বা ঙা ল না মা

Subarnarekha – A Review.

Posted by bangalnama on October 25, 2008


The trauma of refugee life and its piercing political cry forms the basis of Ritwik Ghatak’s sixth feature film— Subarnarekha (The Golden Line). The film seeks a further understanding of the semi-colonial Indian society after the transfer of power in 1947. Released in 1965, Subarnarekha is the last and the most complex of the trilogy that examines the socio-economic crisis of refugee life.

The narrative revolves around Ishwar Chakraborty, a refugee who stays in a refugee colony with his younger sister Sita. There he discovers an abducted boy Abhiram and takes him under his wing. An old friend of Ishwar offers him a cashier’s job in an iron foundry at Chhatimpur near the bank of Subarnarekha. He accepts it and goes there with Sita and his new family member Abhiram. At Chhatimpur, across their house, the children discover an abandoned airstrip and find it the most attractive playground. The childhood intimacy between Abhiram and Sita blossoms into mutual love, but keeping in mind Abhiram’s low caste origin, Ishwar turns down the marriage proposal. On her wedding night Sita deserts her brother and runs away with Abhiram, who takes bus driver’s job in Calcutta. They settle down in the city with their only son Binu. But tragedy comes to stalk their lives when Abhiram involves in an accident and gets killed by an irate mob. For the sake of her only son, Sita sinks into harlotry and out of utter shock discovers her brother, the drunken Ishwar as her first customer. The shock becomes unbearable and Sita kills herself. Frustrated Ishwar accepts Binu, his only relation, and starts off the journey to future.

Unlike Ray or others, Ghatak had always practiced complexity in his presentation pattern. The juxtaposition of the Jungian archetype of ‘Kalika‘ with melodramatic realism depicts diabolic terribleness of the degenerated society. The act of confrontation between young Sita and the travelling performer (bahurupi), made-up in the terrible image of the great-mother (Kali), gives an indication of the oncoming tempest on the civilisation. Subarnarekha ruthlessly exposes the philosophical waste of the post-independent Indian society. It chronicles the emptiness of mainstream politics where the communist party, congress party and other so-called political parties are united in minting. Ghatak suggests that the socio-political degeneration due to the Mountbatten Award is responsible for creating spiritual confusions among the people. A crude yet aesthetic dissection of the social broke makes Subarnarekha an unbearable statement against the worshipers of elitist aesthetics.

Subarnarekha is the only Indian film that aesthetically executes the genre of melodrama by joining different episodes into a story of coincidences. In Ritwik Ghatak’s own words – “I agree that coincidences virtually overflow in Subarnarekha. And yet the logic of the biggest coincidence, the brother arriving at his sister’s house provoked me to orchestrate coincidence per se in the very structuring of the film. It is a tricky but fascinating form verging on the epic. This coincidence is forceful in its logic as the brother going to any woman amounts to his going to somebody else’s sister.” The entire film propels forward through historical and mythical overtones, taking melodrama as its foundation.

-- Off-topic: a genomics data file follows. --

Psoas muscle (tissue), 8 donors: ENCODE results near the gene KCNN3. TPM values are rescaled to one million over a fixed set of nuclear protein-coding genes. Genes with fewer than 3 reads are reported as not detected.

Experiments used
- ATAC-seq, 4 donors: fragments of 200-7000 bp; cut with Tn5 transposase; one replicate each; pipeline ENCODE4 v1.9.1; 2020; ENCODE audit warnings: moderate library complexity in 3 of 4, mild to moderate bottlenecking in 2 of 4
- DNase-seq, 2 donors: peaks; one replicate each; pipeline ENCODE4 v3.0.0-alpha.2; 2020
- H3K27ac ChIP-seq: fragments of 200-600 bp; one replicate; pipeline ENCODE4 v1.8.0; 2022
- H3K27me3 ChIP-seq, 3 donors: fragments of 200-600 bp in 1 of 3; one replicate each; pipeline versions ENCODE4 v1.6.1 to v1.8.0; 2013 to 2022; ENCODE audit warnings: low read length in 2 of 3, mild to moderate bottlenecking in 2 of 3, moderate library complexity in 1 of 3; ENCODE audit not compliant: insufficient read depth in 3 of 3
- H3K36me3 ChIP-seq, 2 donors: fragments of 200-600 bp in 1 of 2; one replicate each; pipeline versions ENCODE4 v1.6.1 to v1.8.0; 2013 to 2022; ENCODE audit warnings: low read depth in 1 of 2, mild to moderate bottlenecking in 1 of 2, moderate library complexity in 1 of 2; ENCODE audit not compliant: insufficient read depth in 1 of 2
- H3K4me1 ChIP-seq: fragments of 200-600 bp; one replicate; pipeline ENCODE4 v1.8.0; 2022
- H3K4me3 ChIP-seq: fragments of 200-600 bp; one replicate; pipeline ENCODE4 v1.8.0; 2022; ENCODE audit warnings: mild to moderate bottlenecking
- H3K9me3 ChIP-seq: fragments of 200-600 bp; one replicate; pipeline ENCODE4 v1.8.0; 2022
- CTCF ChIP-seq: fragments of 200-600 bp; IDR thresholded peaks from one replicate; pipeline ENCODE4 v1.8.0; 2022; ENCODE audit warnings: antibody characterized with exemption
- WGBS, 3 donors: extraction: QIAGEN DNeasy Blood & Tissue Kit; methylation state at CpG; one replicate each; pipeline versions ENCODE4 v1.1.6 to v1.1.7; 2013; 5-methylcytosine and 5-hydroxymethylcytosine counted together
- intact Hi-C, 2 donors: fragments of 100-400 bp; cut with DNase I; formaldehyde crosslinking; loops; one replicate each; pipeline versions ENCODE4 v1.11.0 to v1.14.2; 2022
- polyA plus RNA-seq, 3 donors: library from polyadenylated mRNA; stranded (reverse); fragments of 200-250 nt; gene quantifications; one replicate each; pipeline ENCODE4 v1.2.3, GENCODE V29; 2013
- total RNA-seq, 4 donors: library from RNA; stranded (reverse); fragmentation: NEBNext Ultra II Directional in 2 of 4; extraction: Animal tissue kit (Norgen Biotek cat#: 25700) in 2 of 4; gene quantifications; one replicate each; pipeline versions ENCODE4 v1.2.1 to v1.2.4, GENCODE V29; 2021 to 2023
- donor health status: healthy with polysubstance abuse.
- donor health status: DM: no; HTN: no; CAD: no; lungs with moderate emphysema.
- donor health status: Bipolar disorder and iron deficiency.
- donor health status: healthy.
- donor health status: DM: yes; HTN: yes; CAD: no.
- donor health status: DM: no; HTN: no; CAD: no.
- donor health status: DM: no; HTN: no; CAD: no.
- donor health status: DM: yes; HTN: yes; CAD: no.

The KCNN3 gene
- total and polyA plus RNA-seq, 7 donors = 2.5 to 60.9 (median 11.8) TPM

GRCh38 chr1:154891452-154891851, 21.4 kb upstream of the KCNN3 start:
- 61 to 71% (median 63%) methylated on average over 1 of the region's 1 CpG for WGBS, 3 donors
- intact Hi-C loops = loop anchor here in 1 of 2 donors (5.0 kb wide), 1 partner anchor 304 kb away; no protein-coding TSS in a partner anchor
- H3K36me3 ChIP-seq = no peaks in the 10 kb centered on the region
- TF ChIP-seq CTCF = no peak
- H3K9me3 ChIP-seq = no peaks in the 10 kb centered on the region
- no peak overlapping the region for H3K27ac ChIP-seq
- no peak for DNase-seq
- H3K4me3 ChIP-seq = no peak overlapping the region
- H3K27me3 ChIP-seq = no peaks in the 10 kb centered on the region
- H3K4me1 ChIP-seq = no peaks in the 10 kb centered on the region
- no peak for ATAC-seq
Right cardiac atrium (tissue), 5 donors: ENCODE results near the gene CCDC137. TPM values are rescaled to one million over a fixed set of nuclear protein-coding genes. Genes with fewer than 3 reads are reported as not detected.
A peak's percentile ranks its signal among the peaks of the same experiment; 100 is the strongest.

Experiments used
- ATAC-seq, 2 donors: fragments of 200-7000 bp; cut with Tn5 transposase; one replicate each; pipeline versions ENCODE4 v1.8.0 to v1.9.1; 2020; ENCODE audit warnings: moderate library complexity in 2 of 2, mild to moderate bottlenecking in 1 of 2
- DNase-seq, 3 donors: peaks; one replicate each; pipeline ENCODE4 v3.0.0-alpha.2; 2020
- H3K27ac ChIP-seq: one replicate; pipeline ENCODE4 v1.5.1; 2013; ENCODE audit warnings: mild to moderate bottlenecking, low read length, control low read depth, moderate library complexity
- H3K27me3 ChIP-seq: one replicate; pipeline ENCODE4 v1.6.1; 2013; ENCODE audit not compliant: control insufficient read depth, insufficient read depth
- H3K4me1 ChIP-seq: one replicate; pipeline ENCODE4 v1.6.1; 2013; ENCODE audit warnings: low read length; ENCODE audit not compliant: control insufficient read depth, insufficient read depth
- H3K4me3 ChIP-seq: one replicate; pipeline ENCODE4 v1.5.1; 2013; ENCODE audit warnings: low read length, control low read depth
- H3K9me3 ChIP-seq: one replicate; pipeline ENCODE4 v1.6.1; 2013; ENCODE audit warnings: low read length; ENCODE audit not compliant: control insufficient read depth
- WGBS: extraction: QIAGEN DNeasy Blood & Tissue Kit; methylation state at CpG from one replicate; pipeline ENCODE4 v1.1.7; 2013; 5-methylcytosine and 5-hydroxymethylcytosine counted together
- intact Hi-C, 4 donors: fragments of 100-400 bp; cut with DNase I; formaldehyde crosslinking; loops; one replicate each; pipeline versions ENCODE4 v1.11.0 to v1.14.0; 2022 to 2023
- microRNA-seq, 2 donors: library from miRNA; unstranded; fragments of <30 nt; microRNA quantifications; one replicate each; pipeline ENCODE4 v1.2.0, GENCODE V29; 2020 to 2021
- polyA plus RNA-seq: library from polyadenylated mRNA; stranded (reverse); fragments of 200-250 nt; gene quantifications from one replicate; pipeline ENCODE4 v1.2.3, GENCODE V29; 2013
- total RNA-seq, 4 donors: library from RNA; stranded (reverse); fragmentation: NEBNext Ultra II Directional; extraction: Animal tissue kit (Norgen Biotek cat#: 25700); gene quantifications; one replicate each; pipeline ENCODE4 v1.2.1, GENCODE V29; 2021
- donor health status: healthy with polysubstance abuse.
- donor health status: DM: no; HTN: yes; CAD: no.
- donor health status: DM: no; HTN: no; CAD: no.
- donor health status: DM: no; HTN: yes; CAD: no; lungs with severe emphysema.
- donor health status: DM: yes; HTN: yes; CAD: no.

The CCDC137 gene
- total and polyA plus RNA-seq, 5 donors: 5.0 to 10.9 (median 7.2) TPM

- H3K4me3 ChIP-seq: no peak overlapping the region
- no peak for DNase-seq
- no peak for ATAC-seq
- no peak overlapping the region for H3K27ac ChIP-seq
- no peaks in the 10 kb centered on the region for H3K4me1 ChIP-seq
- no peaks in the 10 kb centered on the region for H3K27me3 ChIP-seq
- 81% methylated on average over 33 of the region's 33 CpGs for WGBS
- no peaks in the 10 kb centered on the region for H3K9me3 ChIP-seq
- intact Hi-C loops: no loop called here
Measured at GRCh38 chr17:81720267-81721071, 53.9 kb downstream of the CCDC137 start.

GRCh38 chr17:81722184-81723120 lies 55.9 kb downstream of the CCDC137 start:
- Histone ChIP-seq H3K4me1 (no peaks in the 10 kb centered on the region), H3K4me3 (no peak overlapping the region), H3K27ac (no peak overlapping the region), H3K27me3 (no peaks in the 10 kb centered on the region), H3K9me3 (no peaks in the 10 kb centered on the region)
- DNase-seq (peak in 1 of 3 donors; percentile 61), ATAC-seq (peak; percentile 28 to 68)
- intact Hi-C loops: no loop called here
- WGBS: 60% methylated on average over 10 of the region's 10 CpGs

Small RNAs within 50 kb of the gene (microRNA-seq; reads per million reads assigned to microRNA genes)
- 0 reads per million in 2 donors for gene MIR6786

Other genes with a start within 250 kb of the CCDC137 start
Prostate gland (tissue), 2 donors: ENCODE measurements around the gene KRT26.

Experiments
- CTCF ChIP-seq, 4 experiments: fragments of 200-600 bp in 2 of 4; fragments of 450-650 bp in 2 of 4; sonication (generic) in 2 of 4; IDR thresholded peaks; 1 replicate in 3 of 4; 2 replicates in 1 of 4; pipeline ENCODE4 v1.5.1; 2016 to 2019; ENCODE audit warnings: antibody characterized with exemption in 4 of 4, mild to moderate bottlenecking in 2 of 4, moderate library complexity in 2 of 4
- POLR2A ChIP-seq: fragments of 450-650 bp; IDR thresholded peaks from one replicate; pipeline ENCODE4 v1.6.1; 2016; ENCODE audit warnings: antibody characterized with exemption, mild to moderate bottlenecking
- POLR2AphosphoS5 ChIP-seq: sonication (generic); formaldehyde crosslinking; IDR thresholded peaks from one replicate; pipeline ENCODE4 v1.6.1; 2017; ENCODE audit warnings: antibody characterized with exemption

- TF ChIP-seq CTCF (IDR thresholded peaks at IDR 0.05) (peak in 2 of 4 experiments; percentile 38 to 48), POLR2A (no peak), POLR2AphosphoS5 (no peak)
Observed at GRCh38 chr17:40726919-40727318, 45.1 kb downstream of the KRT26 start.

Subarnarekha bestows Ghatak’s tremendous technical genius, aided with Bahadur Khan Sahib’s evocative compositions. The powerful montage of sight and sound that Ghatak constructs in Sita’s suicide scene is one of cinema’s phenomenal creations. Sound of Sita’s exaggerated breathing with the image of a kitchen knife juxtaposed with a big close-up of her painful unblinking eyes establishes a new dimension in Indian cinematography and montage.

Though Subarnarekha delineates extreme trauma and shattered passions of its characters, it never abandons the philosophy of striving forward. Guided by little Binu, Ishwar moves towards the horizon with the conviction of continuing the struggle against suffering.


Charana Vai Madhuvindute, Charana Hrimadhuswaram.
Suryasya Pashya Premanam Yotendrayete Charana.
Charaiveti Charaiveti.


– Upanishad

[Mobility is immortality, mobility is religion. Just look at the treasures (light) of the sun, they have never slept (cessation of work) since the inception of creation. So strive forward, strive forward.]


Article by – Basu Acharya

5 Responses to “Subarnarekha – A Review.”

  1. Saurav said

    Beautifully done blog…thoroughly absorbing stuff and a great way for every outside/detached bengali to live their glorious culture!

    Keep blogging!

  2. bangalnama said

    @Saurav

    Thanks for the kind words! We are very glad to have you as reader.🙂

  3. yves said

    Thanks for this nice review of a well beloved movie. I was interested to read what Ghatak says about the coincidence, and the philosophy of moving forward – even if, in Ghtak’s art, there seems to be such a heavy weight on childhood nostalgia.

  4. Shri. Sushil Ansal serves as the Chairman of the Board and Whole Time Director of
    Ansal Properties & Infrastructure Ltd. (also known as Ansal Properties & Industries Ltd.
    ).

  5. A very delineated review of one of the greatest movies ever made in our country.

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